LITTLE ROCK, Ark. (AP) — Arkansas’ only surgical abortion clinic on Friday challenged a state rule requiring coronavirus tests before elective surgeries, saying it’s preventing women from having the procedure.
The American Civil Liberties Union of Arkansas, which represents Little Rock Family Planning Services, asked a federal judge to prevent the state from enforcing the requirement on three women nearing the state’s limit on when abortions can be performed.
Arkansas bans abortions 20 weeks into a woman’s pregnancy.
The clinic had been prohibited from performing abortions under a rule that banned elective procedures during the coronavirus pandemic. That ban has been eased, but the state requires a negative coronavirus test within 48 hours of the procedure.
According to the lawsuit, the clinic has contacted more than 15 testing locations but has been unable to find that will test asymptomatic people and able to have results within 48 hours. The ACLU said one of the three patients was recently tested twice but did not get her results within 48 hours of her procedure.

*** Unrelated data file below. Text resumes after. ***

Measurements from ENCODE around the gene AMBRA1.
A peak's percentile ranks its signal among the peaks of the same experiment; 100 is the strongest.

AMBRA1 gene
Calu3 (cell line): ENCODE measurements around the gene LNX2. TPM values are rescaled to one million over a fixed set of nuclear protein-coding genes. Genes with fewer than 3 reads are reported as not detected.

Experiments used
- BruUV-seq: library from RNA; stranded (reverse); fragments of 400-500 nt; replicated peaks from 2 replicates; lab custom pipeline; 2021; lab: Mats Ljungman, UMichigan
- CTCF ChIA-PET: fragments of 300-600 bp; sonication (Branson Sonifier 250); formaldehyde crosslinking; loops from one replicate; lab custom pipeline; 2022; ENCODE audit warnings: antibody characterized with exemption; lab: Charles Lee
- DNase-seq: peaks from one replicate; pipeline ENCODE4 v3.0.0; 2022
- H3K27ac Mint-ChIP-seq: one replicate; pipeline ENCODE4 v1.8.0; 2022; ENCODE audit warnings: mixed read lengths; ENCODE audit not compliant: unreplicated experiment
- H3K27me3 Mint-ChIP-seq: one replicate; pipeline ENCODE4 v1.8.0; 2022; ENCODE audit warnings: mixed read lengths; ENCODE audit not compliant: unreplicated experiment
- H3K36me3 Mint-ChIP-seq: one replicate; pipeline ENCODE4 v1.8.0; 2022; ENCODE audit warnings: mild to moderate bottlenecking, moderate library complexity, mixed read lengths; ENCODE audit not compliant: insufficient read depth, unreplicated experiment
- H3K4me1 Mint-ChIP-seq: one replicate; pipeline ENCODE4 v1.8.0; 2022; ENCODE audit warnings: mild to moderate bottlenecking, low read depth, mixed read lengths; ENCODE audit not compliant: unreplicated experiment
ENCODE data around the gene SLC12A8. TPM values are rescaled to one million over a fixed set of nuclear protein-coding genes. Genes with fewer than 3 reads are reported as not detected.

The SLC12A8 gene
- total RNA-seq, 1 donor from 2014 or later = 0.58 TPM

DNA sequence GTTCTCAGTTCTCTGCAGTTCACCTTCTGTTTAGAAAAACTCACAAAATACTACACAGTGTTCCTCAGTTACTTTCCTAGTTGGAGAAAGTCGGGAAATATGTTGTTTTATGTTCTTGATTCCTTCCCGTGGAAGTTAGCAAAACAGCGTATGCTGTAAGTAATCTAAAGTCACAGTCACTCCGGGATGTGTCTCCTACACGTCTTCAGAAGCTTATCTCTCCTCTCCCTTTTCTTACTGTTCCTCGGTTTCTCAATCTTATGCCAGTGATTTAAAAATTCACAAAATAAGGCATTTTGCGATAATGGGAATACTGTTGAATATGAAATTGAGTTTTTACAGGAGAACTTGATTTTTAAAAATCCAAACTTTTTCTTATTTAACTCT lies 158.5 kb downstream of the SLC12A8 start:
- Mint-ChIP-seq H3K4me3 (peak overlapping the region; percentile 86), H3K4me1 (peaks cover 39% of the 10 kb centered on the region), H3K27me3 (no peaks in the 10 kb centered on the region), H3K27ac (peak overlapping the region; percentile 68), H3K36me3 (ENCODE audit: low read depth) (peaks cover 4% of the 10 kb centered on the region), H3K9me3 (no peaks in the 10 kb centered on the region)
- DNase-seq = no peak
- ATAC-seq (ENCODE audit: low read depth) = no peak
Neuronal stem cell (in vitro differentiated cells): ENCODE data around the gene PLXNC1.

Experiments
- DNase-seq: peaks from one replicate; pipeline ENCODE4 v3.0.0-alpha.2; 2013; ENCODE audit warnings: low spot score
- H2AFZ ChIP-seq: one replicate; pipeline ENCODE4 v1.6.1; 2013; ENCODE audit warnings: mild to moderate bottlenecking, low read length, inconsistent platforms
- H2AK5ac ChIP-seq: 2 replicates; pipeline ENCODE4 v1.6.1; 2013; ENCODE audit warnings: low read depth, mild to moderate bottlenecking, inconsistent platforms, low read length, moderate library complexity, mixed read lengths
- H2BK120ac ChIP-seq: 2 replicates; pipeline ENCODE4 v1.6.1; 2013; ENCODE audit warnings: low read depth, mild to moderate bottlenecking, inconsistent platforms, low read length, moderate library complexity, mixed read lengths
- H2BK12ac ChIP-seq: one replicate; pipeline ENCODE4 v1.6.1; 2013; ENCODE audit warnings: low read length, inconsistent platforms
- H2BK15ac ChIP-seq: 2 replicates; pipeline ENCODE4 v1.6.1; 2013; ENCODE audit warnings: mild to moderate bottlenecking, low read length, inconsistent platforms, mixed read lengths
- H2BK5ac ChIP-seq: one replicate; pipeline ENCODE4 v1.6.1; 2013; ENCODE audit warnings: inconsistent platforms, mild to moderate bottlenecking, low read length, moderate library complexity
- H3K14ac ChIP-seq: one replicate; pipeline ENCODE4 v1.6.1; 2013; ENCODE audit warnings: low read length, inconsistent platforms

“The directive’s rapid-testing requirement not only is a substantial barrier to pre-viability abortion care in itself, but also compounds pre-existing barriers to such care in Arkansas,” the lawsuit said.
Gov. Asa Hutchinson on Friday defended the requirement.
“This requirement is consistent with that public health emergency and applies across the board to all elective procedures,” Hutchinson said.
Other states had used similar bans on elective procedures to restrict abortions during the pandemic. A judge last month had blocked the state’s order that Little Rock Family Planning Services stop performing surgical abortions, but a federal appeals court lifted that decision.